How Organizations Can Best Communicate Their Commitment to Diversity

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Reviewed by Brian Xu


As organizations become more aware of the importance of diversity as a tool to attract and retain employees, more of them are actively choosing to communicate why they celebrate diversity. Companies frequently express their commitment to diversity by outlining the reasons why diversity is important through their organizational diversity cases. There are two general forms of diversity cases: the ‘business case’ and the ‘fairness case.’ The ‘business case’ utilizes instrumental rhetoric and argues that diversity is crucial because it enhances organizational performance and ultimately boosts profits. The ‘fairness case’ uses non-instrumental rhetoric and maintains that diversity is inherently valuable and does not need to be tied to a company’s financial gain.

Despite the positive messaging on diversity that is highlighted by the business case, in practice it may actually convey a form of social identity threat (the concern that one will be devalued based on one’s identity) to its audience. Most notably, this occurs among job-seekers from underrepresented backgrounds. When reading the business case message for diversity, individuals might be more likely to believe that they will be devalued, as their contributions at the organization will be interpreted and evaluated through the lens of their identity. Yet, among the Fortune 500 companies who have an organizational diversity case, about 80% of them adopt the business case rather than the fairness case. It is therefore important to further examine the value of organizational diversity rhetoric using a theory-driven empirical approach. 

Dr. Oriane A. M. Georgeac is an Assistant Professor of Organizational Behavior at the Yale School of Management where she conducts research on how people respond to organizations’ messages about diversity. Dr. Aneeta Rattan is an Associate Professor of Organizational Behavior at London Business School where she investigates how to improve belonging, achievement, and equity in organizations.

Methods and Findings

The authors conduct several experiments to test their hypotheses that: (1) exposure to the business case for diversity lowers underrepresented job seekers’ sense of belonging and (2) a lower expected sense of belonging will lead to lower interest in joining an organization. These hypotheses are tested using a between-subjects experimental design with groups who are marginalized due to their sexual orientation, gender, and race. The main findings in the study are as follows:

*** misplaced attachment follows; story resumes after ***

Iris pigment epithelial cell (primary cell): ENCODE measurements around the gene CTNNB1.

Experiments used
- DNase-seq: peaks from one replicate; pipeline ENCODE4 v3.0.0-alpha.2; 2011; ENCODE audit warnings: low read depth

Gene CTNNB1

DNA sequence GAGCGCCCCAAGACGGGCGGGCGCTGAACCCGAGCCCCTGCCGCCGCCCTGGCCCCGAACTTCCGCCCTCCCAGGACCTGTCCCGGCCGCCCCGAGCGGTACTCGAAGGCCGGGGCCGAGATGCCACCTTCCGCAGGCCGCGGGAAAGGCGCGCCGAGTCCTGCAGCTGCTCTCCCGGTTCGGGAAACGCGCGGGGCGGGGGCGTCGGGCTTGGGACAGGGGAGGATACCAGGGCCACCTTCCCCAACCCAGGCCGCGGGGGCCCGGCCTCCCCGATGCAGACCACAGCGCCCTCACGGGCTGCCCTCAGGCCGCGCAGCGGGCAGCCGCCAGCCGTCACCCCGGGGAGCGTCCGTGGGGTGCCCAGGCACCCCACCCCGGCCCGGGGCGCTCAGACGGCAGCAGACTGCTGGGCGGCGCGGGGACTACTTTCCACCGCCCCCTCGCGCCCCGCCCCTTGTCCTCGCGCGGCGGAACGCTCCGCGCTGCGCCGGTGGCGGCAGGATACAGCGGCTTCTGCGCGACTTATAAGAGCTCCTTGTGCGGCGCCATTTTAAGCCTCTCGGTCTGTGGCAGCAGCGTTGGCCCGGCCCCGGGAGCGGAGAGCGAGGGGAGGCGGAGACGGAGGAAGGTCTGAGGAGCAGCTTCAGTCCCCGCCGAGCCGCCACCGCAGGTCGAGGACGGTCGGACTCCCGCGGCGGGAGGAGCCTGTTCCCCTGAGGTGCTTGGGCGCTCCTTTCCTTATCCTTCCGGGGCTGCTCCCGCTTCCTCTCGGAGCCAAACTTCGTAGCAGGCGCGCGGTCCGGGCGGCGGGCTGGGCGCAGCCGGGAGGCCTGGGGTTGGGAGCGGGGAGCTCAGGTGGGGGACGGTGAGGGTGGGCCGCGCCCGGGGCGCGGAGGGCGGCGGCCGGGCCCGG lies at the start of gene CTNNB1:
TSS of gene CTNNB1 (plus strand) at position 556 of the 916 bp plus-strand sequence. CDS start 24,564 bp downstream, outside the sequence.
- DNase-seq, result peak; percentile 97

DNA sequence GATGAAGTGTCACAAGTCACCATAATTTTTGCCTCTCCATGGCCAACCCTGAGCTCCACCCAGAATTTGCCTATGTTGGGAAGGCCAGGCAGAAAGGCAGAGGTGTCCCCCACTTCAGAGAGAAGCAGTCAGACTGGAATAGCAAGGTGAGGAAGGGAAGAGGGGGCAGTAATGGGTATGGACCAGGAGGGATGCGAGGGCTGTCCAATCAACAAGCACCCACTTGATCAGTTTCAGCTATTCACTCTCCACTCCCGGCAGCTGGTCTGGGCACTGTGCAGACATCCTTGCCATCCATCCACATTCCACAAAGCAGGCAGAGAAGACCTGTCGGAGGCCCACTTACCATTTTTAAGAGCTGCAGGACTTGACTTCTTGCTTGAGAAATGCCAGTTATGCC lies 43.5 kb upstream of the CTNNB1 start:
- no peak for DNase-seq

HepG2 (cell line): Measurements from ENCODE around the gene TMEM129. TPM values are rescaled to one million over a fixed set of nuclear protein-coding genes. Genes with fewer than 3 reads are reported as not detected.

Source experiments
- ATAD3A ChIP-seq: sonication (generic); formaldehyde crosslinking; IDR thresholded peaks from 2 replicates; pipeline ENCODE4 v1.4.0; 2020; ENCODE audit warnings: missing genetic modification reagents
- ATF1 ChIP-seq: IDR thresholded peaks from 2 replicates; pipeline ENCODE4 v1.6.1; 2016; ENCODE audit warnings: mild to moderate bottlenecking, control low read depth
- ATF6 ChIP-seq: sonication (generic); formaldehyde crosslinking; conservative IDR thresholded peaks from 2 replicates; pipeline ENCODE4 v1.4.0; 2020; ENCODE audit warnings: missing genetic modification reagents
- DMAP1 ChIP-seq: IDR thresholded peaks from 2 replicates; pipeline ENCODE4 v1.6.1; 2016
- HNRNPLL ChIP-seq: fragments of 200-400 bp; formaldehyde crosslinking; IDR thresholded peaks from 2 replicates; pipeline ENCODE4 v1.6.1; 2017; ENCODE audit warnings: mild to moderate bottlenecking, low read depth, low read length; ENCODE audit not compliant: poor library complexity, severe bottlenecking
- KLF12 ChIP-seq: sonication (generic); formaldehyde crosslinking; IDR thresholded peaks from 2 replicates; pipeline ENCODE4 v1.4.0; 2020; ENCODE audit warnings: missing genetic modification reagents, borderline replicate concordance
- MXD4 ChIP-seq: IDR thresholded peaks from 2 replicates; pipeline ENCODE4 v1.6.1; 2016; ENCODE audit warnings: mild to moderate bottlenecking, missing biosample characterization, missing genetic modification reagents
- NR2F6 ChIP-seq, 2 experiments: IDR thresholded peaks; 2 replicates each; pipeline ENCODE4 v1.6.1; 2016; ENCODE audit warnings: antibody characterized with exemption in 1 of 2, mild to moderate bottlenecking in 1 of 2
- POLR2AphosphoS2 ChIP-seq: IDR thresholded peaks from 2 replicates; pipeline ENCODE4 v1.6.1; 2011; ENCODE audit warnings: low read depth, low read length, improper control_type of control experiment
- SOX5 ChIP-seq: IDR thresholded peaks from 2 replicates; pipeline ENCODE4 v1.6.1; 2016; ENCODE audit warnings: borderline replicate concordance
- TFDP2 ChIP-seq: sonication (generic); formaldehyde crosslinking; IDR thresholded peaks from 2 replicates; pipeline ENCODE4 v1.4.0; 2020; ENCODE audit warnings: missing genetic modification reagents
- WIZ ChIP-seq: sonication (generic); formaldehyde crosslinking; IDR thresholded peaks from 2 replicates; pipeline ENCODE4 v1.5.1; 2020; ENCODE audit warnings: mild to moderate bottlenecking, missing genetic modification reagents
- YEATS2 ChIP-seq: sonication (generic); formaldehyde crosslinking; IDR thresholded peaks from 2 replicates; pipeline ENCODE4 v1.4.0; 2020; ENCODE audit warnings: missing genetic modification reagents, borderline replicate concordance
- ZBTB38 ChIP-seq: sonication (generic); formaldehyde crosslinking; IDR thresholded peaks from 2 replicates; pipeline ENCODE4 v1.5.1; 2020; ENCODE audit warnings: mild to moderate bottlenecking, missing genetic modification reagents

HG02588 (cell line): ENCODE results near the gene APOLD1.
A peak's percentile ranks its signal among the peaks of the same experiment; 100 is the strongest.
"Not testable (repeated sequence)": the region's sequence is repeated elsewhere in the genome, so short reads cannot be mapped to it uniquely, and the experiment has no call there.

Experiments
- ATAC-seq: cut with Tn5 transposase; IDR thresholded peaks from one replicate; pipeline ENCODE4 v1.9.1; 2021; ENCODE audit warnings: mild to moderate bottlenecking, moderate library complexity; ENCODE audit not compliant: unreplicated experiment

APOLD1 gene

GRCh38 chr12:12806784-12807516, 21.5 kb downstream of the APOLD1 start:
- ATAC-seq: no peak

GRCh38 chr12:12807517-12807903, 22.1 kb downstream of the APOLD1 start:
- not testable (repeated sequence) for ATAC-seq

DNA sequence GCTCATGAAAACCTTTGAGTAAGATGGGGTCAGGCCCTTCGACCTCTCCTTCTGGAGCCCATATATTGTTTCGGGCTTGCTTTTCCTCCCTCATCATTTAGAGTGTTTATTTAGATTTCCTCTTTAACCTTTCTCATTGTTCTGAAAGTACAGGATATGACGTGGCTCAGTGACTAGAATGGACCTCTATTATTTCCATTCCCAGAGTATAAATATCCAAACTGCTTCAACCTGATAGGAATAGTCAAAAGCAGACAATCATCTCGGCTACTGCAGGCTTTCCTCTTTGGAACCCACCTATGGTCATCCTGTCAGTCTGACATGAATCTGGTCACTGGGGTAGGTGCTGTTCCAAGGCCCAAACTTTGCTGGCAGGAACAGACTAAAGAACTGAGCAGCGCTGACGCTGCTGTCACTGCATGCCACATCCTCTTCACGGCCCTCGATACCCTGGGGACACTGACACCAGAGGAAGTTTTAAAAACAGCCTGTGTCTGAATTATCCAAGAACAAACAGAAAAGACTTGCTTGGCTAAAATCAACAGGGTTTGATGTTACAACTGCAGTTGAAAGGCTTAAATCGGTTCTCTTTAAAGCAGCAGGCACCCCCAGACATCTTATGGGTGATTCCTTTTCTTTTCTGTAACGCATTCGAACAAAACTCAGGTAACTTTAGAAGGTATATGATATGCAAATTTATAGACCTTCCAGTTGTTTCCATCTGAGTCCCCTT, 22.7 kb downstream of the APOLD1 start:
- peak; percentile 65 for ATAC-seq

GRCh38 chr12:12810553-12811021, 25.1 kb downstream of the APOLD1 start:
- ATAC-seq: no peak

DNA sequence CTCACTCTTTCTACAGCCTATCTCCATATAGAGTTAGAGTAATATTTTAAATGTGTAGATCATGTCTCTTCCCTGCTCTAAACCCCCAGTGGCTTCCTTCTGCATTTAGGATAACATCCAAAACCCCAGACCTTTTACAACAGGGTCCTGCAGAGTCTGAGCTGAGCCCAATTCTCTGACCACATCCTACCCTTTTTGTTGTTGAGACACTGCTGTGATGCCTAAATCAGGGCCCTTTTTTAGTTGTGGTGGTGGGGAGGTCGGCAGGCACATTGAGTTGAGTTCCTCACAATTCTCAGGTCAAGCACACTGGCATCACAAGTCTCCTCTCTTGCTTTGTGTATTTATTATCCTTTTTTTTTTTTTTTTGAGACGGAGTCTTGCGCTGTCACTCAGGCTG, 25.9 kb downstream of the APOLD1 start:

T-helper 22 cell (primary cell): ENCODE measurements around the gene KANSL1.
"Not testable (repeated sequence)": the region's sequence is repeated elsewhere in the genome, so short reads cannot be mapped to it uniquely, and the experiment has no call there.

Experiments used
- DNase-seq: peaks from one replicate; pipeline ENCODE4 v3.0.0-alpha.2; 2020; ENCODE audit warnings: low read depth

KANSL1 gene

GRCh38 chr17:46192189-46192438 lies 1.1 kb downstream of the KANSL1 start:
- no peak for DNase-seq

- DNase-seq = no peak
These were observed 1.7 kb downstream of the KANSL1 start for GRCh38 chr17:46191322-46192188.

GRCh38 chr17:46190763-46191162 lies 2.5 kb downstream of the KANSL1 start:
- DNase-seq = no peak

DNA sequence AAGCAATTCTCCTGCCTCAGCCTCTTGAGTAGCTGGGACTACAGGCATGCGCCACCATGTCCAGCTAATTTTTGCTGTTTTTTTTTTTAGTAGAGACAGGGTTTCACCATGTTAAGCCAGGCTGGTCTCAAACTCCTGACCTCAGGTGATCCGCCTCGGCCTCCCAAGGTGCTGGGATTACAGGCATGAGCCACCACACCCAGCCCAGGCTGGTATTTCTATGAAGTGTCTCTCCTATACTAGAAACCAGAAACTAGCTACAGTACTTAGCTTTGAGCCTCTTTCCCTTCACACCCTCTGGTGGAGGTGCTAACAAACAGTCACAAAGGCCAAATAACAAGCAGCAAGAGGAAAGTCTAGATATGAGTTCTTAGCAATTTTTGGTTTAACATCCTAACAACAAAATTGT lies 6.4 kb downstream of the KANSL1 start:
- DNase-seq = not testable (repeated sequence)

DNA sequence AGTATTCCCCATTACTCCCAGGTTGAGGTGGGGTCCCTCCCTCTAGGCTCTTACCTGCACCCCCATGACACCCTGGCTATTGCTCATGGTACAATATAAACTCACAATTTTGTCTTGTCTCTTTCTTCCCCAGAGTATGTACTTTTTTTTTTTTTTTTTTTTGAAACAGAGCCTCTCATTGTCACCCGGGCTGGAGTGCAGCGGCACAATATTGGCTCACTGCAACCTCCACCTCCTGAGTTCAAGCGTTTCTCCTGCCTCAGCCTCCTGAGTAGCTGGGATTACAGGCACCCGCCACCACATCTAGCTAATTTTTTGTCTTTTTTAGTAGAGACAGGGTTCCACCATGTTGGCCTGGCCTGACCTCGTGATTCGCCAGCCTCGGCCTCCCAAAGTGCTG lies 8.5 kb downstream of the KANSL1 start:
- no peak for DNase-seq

• Being presented with a business case for diversity results in lower expectations of inclusion among LGBTQ+ professionals compared to when a fairness case for diversity is deployed within the organization.
  • Exposure to a business case of diversity instead of a fairness case leads to both a lower anticipated feeling of belonging and a greater anticipation of rejection among female job searchers in STEM fields. 
  • African American students perceive greater social identity threat and more profound feelings of being depersonalized when they read a business case for diversity rather than a fairness case.

The results confirm the authors’ initial theory that organizations who employ business cases for diversity actually undermine their own goals of recruiting employees from underrepresented backgrounds. Across several distinct categories of job seekers, the business case caused significantly more detriment to their views of the organization in question.


There are several theoretical implications of the study. Previous research on social identity threat has generally focused on negative cues (such as the presence of negative stereotypes), but diversity cases – both business and fairness cases – are ostensibly positive cues. As a result, there is potential for future exploration of other positive phenomena that yield negative effects. Additionally, traditional research on social identity threat has focused on deeply entrenched structures, systems, and norms as its root causes. This study shows, however, that the presence of a diversity case, also identified as a cause of social identity threat, is more immediate and susceptible to change. There may be more opportunities to analyze and resolve similar sources of social identity threat. 

Practically, the findings of this study indicate that organizations ought to reject the use of the business case when explaining their commitment to diversity. Instead, the authors suggest that organizations should emphasize the importance of diversity without any justification, signaling that diversity is inherently embedded within the organization’s core values.


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